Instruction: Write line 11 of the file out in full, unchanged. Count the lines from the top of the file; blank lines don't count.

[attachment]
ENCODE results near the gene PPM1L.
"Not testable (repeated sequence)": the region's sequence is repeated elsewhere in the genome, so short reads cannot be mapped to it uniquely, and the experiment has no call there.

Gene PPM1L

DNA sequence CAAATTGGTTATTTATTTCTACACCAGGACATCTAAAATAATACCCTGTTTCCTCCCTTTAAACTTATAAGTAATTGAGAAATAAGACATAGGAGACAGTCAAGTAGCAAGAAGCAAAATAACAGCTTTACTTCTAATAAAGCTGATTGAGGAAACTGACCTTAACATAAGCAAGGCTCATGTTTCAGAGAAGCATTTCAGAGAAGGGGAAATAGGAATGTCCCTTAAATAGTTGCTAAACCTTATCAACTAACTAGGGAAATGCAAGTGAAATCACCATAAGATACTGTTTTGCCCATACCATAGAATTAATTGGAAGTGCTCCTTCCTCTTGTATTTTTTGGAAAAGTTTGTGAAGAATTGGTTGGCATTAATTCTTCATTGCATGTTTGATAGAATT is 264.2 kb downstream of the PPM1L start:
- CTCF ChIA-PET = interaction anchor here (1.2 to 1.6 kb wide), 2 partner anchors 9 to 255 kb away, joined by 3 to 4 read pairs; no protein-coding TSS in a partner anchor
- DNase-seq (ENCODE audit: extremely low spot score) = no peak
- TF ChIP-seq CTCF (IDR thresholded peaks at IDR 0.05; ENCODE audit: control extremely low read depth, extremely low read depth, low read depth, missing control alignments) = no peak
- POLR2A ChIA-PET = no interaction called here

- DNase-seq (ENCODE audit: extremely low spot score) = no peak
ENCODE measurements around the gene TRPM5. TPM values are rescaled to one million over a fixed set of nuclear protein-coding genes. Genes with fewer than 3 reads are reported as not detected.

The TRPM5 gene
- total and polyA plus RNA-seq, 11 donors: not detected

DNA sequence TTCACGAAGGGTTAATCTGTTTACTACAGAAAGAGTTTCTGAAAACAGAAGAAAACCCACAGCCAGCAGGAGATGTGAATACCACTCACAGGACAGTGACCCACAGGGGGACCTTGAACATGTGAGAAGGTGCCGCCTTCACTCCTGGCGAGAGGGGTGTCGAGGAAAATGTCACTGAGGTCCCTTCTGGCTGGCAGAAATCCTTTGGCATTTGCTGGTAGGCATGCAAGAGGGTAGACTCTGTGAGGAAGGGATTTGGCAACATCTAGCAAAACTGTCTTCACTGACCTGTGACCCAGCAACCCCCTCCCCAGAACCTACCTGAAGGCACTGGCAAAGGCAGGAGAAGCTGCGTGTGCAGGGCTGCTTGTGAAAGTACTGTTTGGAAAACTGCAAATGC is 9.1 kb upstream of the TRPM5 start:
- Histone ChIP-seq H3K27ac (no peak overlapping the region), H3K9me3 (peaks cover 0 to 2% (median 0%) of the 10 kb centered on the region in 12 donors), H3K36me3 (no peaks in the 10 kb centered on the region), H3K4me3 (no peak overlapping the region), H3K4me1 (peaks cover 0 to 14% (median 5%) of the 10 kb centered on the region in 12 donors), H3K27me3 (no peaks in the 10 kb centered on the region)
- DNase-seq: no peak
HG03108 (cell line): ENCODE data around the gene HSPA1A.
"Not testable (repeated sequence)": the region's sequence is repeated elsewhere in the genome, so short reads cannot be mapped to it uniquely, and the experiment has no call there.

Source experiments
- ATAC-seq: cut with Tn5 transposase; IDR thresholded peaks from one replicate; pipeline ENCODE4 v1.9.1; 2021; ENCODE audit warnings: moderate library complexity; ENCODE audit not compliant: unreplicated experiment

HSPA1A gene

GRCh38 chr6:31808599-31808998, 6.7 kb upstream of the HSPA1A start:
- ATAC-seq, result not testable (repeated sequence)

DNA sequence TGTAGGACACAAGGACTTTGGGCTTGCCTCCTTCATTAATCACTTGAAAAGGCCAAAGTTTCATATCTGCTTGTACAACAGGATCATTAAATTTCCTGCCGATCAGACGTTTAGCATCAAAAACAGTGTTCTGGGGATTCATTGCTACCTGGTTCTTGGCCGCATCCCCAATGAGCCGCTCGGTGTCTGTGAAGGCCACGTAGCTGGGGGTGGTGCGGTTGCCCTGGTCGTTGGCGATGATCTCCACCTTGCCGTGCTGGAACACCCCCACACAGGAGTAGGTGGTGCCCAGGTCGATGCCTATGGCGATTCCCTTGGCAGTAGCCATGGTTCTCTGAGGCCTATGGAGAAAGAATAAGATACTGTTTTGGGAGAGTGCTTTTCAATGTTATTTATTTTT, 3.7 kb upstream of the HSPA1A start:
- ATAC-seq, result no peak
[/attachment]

The TRPM5 gene